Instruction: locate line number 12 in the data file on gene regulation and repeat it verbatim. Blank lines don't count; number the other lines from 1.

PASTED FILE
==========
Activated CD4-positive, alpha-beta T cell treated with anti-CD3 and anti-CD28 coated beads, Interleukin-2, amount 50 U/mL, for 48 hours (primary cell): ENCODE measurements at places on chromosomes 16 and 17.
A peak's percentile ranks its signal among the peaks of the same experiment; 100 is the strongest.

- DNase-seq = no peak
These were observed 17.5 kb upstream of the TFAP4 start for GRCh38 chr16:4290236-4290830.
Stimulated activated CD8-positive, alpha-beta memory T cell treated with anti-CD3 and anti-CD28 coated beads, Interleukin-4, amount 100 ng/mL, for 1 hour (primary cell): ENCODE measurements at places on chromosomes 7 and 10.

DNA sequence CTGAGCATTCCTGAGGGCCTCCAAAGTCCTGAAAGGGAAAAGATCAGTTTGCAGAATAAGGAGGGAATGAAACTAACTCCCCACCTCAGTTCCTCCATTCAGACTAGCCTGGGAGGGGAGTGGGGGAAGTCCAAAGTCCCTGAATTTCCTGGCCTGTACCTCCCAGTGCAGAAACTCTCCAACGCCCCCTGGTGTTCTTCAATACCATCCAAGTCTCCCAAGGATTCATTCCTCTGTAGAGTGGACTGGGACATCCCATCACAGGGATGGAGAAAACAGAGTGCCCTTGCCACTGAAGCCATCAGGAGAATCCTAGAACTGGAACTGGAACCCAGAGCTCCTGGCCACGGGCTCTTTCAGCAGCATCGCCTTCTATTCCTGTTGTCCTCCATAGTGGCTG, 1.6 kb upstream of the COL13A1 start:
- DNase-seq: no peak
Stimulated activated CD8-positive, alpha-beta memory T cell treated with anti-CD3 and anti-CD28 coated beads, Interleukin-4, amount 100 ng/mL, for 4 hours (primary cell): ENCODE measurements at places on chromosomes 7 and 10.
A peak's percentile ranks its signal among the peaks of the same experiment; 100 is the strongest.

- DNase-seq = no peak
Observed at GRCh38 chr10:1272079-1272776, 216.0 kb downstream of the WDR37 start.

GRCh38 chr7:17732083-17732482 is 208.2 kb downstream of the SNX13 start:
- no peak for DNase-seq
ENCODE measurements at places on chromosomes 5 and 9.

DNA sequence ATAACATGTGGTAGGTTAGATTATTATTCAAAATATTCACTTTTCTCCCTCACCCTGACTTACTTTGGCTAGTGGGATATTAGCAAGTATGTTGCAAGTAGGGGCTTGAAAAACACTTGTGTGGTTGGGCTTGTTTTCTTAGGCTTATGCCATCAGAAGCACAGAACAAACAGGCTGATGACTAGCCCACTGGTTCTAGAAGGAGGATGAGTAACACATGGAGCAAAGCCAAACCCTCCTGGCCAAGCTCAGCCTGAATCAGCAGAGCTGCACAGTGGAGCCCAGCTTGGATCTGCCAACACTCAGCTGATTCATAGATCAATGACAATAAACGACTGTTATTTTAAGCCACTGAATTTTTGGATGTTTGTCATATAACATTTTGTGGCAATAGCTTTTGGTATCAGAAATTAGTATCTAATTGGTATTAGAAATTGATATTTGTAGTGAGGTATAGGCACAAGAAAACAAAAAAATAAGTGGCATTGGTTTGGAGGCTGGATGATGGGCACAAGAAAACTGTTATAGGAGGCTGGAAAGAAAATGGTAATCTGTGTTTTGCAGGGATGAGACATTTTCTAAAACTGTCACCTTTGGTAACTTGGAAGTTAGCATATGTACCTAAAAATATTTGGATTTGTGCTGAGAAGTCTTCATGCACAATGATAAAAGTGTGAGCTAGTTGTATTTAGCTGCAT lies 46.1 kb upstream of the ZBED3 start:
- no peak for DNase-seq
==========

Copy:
GRCh38 chr7:17732083-17732482 is 208.2 kb downstream of the SNX13 start: